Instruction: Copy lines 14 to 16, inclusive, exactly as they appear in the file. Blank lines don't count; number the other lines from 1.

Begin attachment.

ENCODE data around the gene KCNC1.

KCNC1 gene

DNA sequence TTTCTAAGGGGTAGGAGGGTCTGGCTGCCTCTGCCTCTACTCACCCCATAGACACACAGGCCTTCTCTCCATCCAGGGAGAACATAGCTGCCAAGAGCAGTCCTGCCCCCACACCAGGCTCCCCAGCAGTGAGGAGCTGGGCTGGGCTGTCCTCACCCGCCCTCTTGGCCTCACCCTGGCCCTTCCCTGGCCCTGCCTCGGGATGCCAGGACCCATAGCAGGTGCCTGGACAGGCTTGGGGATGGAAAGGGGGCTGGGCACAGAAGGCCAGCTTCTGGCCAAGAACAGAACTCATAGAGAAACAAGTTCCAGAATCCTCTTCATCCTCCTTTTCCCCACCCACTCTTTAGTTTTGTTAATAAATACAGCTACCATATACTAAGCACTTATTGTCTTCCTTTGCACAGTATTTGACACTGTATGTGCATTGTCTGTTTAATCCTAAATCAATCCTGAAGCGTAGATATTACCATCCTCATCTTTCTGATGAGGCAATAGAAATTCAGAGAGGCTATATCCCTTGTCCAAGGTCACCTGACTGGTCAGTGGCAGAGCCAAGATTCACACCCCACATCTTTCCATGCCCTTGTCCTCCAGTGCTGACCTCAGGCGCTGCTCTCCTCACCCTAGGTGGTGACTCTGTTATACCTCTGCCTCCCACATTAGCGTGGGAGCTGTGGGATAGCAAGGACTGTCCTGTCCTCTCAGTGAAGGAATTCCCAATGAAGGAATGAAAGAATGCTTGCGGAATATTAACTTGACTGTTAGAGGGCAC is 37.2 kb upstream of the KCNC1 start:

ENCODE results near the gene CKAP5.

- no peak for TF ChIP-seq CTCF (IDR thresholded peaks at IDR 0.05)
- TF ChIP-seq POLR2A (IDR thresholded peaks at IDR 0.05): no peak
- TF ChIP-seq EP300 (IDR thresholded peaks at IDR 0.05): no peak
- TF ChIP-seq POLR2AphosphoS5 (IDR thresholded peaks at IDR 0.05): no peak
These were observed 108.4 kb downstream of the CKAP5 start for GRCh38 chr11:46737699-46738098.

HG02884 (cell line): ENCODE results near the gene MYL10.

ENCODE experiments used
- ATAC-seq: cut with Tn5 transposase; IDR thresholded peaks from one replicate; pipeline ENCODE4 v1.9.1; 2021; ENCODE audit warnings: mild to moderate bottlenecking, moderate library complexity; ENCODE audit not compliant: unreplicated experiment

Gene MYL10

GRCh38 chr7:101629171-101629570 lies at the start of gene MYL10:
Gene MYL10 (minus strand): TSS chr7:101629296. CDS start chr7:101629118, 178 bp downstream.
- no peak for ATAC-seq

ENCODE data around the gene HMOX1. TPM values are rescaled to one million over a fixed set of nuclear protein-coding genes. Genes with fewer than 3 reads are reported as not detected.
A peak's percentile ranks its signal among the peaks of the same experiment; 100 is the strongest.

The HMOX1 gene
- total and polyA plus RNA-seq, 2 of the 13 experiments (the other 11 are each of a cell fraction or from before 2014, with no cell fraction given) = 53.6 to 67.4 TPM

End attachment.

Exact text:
GRCh38 chr7:101629171-101629570 lies at the start of gene MYL10:
Gene MYL10 (minus strand): TSS chr7:101629296. CDS start chr7:101629118, 178 bp downstream.
- no peak for ATAC-seq